However, debugging extensions to the ATLAS scheduler within the Linux kernel is difficult. The goal of this assignment is to implement a simulator for the ATLAS kernel scheduler that processes job descriptions and generates the resulting idealized ATLAS schedule. The job descriptions should be manually constructed or automatically generated from application runs.

As a possible extension, a fuzzy comparison of the the simulated schedule to the schedule enacted by the Linux kernel would be helpful for regression testing.

[1] Michael Roitzsch, Stefan Wächtler, Hermann Härtig: ATLAS – Look-Ahead Scheduling Using Workload Metrics. RTAS 2013, https://os.inf.tu-dresden.de/papers_ps/rtas2013-mroi-atlas.pdf

Supervisor: Michael Roitzsch, Hannes Weisbach
Student assistent

Extension of an accelerator-friendly in-memory file system for persistent storage

m3fs is an in-memory file system for M3 [1] that has been designed with the demands of accelerators in mind. To this end, m3fs stores the file's data as extents and the message-passing-based interface allows clients to get direct access to these extents. To maximize performance and allow accelerators to work autonomously for long periods of time, m3fs tries to maximize the size of extents.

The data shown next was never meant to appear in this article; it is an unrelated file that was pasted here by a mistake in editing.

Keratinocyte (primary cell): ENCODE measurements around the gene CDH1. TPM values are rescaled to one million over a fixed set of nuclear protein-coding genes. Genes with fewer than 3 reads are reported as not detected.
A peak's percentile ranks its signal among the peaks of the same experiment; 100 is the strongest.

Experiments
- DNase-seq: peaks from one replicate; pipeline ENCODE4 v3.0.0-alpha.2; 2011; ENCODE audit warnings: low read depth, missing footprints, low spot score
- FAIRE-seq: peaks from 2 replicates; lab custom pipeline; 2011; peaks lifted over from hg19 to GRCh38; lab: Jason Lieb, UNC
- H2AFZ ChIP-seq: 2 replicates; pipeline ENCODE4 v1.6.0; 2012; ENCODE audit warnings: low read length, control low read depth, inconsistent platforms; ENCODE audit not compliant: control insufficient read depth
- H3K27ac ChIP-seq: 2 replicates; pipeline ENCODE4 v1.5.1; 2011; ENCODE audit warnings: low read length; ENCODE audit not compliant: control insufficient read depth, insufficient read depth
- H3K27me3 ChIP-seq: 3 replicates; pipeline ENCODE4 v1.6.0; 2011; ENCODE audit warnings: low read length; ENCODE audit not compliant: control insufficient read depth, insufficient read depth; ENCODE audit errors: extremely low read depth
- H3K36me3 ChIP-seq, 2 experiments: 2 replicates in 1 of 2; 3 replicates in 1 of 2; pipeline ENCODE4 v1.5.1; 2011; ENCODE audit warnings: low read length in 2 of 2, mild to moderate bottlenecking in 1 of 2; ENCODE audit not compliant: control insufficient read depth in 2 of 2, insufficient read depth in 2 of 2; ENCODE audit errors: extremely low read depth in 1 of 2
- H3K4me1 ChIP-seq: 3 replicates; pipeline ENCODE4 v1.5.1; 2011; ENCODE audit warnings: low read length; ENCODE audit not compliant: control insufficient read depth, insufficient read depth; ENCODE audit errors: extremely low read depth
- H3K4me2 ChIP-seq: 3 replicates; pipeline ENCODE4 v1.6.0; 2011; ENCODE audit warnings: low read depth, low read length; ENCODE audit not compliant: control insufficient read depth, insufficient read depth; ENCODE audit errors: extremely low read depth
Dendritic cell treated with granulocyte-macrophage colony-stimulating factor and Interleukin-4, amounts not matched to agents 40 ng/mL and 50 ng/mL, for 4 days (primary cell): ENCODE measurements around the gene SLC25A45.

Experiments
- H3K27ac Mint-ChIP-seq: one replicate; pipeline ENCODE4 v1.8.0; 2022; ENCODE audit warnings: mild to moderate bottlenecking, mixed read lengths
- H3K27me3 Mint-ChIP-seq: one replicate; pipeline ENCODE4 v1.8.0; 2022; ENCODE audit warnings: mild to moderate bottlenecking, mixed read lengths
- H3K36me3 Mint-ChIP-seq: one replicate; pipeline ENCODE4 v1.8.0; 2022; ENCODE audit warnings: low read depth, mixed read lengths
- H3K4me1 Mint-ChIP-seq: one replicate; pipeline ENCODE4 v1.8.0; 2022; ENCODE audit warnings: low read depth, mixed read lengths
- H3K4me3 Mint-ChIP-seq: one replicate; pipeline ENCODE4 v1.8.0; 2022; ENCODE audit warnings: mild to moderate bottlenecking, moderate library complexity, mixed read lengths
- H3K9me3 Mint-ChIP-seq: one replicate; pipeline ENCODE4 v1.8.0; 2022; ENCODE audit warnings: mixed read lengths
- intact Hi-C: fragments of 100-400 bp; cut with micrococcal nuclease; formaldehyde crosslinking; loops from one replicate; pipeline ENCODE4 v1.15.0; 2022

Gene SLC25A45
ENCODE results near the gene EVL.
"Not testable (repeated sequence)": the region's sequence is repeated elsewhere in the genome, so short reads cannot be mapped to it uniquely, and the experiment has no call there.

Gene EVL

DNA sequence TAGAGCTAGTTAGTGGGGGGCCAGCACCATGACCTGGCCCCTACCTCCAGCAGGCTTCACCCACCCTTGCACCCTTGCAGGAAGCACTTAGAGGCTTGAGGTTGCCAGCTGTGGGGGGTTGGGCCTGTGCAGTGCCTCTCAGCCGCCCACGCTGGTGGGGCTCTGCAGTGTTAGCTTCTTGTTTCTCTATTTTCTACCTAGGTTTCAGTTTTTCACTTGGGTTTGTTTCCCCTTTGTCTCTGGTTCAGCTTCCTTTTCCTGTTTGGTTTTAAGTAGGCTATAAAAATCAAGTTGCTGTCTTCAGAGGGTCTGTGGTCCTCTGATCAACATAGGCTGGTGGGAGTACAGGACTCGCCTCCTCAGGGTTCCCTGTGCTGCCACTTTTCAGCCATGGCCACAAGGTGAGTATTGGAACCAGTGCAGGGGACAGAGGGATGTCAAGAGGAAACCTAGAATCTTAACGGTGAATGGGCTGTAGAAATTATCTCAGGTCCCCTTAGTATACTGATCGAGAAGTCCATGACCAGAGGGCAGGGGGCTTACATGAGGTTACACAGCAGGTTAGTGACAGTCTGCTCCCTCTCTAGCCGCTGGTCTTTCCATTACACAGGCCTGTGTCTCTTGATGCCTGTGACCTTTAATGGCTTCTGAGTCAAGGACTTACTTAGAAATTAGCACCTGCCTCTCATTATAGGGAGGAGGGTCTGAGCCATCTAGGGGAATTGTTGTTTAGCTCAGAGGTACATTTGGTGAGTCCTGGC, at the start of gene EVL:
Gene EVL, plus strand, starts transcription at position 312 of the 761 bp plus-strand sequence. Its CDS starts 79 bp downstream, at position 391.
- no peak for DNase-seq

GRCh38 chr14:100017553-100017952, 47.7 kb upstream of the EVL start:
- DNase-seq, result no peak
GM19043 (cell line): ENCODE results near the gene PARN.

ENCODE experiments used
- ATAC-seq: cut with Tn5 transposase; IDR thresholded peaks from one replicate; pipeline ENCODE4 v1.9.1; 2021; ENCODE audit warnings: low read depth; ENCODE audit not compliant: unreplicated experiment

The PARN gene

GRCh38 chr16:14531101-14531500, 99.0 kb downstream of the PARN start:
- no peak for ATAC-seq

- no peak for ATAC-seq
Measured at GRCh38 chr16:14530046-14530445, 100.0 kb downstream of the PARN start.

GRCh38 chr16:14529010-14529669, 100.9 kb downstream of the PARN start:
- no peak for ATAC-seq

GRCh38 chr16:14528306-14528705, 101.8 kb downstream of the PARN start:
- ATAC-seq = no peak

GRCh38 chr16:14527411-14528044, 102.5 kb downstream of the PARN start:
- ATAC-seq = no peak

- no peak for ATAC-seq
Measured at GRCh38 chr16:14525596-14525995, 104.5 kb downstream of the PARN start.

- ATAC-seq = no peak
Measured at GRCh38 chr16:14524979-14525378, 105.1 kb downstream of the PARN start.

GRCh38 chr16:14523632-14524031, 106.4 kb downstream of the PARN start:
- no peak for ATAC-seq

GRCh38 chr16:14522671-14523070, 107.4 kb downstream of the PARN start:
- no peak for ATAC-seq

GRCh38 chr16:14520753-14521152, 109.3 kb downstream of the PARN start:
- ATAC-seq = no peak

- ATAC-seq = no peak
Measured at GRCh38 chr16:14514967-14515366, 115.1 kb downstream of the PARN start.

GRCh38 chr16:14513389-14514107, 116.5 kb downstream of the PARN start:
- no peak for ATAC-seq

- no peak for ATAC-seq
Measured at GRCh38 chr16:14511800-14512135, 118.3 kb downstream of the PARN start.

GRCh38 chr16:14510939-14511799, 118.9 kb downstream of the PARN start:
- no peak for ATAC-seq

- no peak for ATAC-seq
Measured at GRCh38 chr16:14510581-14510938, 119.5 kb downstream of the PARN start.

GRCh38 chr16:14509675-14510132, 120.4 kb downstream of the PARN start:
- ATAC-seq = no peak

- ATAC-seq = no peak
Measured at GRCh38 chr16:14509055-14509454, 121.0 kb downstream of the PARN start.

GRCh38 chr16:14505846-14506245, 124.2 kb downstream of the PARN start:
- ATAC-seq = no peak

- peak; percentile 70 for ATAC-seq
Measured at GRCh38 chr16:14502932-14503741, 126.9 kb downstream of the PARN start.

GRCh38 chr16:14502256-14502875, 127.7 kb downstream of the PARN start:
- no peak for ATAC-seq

The goal of this thesis is to extend m3fs by a storage backend and a buffer cache. In particular, the goal is to keep the advantage that accelerators and other clients can get access to large amounts of data at once.

[1] Nils Asmussen, Marcus Völp, Benedikt Nöthen, Hermann Härtig, Gerhard Fettweis: M3 – A Hardware/Operating-System Co-Design to Tame Heterogeneous Manycores. ASPLOS 2016, http://os.inf.tu-dresden.de/papers_ps/asmussen-m3-asplos16.pdf

Supervisor: Nils Asmussen
Bachelor thesis

Thermal and Energy Scheduling with the ATLAS Scheduler

ATLAS [1] is a real-time scheduler for Linux that is developed at the Operating Systems chair. ATLAS simplifies real-time programming by relieving the developer from the need to specify periods, priorities or execution times.

The ATLAS scheduler has rich knowledge about the application's timing needs. It could use this knowledge for advanced thermal scheduling such as delaying unneeded work to enable Intel Turbo Boost acceleration for more urgent jobs. Also, the ATLAS scheduler allows implementing a variety of scheduling policies, such as race-to-idle or consolidate-to-idle, which have varing energy characteristics.